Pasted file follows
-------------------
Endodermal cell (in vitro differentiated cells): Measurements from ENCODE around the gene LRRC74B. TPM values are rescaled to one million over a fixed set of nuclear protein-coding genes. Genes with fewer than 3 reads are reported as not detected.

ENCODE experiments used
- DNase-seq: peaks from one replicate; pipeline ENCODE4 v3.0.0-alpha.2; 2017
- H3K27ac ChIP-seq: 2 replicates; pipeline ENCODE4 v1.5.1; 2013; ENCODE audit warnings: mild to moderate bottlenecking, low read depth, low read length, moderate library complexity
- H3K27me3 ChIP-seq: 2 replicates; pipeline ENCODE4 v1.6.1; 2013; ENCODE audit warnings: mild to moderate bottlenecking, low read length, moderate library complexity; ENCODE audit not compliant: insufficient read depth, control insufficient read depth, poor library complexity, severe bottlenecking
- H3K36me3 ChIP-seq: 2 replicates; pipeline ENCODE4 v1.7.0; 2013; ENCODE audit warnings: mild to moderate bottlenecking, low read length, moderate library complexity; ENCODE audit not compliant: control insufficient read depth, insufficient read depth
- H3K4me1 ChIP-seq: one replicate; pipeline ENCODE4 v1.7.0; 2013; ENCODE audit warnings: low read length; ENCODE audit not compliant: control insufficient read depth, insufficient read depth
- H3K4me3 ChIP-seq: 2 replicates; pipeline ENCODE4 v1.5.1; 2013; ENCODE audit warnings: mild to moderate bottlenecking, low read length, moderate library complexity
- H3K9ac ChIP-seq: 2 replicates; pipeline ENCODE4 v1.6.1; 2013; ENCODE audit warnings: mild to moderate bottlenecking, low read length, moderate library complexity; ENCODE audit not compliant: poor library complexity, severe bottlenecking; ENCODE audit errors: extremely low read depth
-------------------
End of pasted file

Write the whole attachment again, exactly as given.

Endodermal cell (in vitro differentiated cells): Measurements from ENCODE around the gene LRRC74B. TPM values are rescaled to one million over a fixed set of nuclear protein-coding genes. Genes with fewer than 3 reads are reported as not detected.

ENCODE experiments used
- DNase-seq: peaks from one replicate; pipeline ENCODE4 v3.0.0-alpha.2; 2017
- H3K27ac ChIP-seq: 2 replicates; pipeline ENCODE4 v1.5.1; 2013; ENCODE audit warnings: mild to moderate bottlenecking, low read depth, low read length, moderate library complexity
- H3K27me3 ChIP-seq: 2 replicates; pipeline ENCODE4 v1.6.1; 2013; ENCODE audit warnings: mild to moderate bottlenecking, low read length, moderate library complexity; ENCODE audit not compliant: insufficient read depth, control insufficient read depth, poor library complexity, severe bottlenecking
- H3K36me3 ChIP-seq: 2 replicates; pipeline ENCODE4 v1.7.0; 2013; ENCODE audit warnings: mild to moderate bottlenecking, low read length, moderate library complexity; ENCODE audit not compliant: control insufficient read depth, insufficient read depth
- H3K4me1 ChIP-seq: one replicate; pipeline ENCODE4 v1.7.0; 2013; ENCODE audit warnings: low read length; ENCODE audit not compliant: control insufficient read depth, insufficient read depth
- H3K4me3 ChIP-seq: 2 replicates; pipeline ENCODE4 v1.5.1; 2013; ENCODE audit warnings: mild to moderate bottlenecking, low read length, moderate library complexity
- H3K9ac ChIP-seq: 2 replicates; pipeline ENCODE4 v1.6.1; 2013; ENCODE audit warnings: mild to moderate bottlenecking, low read length, moderate library complexity; ENCODE audit not compliant: poor library complexity, severe bottlenecking; ENCODE audit errors: extremely low read depth